Munkacsi Zsuzsa, (2016), “Fiscal austerity, unemployment and family firms”, Deutsche Bundesbank Discussion Paper; 2015/06
I calculate unemployment multipliers of fiscal consolidation policies in a standard, closed-economy New Keynesian framework with search and matching frictions, and, as an innovation, in the presence of sectoral heterogeneity. Family and non-family firms behave differently in the labor market and are differently managed. This latter assumption is modeled by the inclusion of intangible capital in the family sector. The model is calibrated to match European data on countries with a large percentage of family firms in the labor force. I find that fiscal austerity raises unemployment. Both at peak and cumulatively, unemployment reacts least when the budget is consolidated by increasing the rate of value-added tax. At peak, the highest increase in unemployment is induced by a cut in government consumption, but, cumulatively, a hike in employees’ labor income tax is just as costly in terms of employment. There are trade-offs, however, which a policymaker must face, as the value-added tax increase results in the steepest decline in consumption. Sectoral heterogeneity is crucial; multipliers of labor income tax policies and government consumption multipliers are usually biased downwards, while the consumption-tax multipliers are often biased upwards. Thus, ignoring sectoral heterogeneity might lead to incorrect policy conclusions.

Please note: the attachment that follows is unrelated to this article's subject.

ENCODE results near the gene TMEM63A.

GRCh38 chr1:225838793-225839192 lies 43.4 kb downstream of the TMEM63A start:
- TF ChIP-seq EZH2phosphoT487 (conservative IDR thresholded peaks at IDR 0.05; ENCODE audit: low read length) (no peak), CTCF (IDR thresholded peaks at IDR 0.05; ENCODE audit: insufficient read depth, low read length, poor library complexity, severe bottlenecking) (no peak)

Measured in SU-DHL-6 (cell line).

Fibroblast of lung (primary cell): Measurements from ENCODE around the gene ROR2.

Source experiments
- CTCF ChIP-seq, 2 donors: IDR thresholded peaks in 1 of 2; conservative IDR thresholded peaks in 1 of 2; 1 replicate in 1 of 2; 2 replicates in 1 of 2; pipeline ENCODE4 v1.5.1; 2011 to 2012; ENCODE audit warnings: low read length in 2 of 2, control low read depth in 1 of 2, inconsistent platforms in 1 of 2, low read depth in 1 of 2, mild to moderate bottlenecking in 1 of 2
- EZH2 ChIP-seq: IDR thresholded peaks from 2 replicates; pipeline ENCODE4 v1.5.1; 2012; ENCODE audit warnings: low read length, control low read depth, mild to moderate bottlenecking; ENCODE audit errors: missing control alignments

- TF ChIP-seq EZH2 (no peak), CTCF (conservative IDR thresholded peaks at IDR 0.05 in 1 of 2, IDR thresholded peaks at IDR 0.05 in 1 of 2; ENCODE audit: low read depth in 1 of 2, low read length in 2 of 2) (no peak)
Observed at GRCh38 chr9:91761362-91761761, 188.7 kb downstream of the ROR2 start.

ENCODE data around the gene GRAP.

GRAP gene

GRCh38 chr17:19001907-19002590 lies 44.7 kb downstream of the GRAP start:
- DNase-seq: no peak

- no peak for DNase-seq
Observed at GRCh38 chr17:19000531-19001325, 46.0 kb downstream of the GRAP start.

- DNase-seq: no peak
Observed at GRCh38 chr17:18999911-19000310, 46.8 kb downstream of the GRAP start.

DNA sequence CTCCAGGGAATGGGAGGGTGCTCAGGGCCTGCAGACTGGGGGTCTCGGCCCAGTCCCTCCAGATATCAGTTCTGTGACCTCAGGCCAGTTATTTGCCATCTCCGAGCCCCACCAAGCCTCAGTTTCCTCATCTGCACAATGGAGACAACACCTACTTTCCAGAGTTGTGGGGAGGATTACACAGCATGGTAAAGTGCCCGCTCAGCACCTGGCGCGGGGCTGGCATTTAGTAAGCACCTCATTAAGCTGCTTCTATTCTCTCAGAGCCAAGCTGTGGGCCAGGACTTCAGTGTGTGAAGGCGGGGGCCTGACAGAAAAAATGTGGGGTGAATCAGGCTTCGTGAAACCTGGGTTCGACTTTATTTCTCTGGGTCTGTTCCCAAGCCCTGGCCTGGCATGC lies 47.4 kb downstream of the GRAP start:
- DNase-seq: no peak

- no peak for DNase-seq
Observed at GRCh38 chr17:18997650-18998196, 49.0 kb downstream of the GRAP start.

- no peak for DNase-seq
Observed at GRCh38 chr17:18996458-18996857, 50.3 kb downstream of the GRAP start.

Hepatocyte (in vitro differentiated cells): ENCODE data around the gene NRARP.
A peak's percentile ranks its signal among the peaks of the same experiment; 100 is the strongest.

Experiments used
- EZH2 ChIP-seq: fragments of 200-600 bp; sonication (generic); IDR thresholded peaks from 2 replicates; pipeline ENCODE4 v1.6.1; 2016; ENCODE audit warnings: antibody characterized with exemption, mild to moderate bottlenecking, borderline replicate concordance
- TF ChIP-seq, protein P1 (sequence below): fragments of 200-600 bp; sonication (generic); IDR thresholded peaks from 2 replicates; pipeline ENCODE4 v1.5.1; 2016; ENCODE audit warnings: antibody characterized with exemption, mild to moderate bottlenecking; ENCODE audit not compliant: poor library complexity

- Wren-Lewis, Simon, (2016), ” The Financial Crisis, Austerity And The Drift From The Centre”, SocialEurope, 8 Απριλίου
- Buffie, Nick, (2016), “Unemployment Is Down, but Unworked Hours Are Still High”, Center for Economic and Policy Research, 5 Μαΐου
- Eurostat/Euro area unemployment down to 10.2% EU28 at 8.8%/84/2016 – 29 April 2016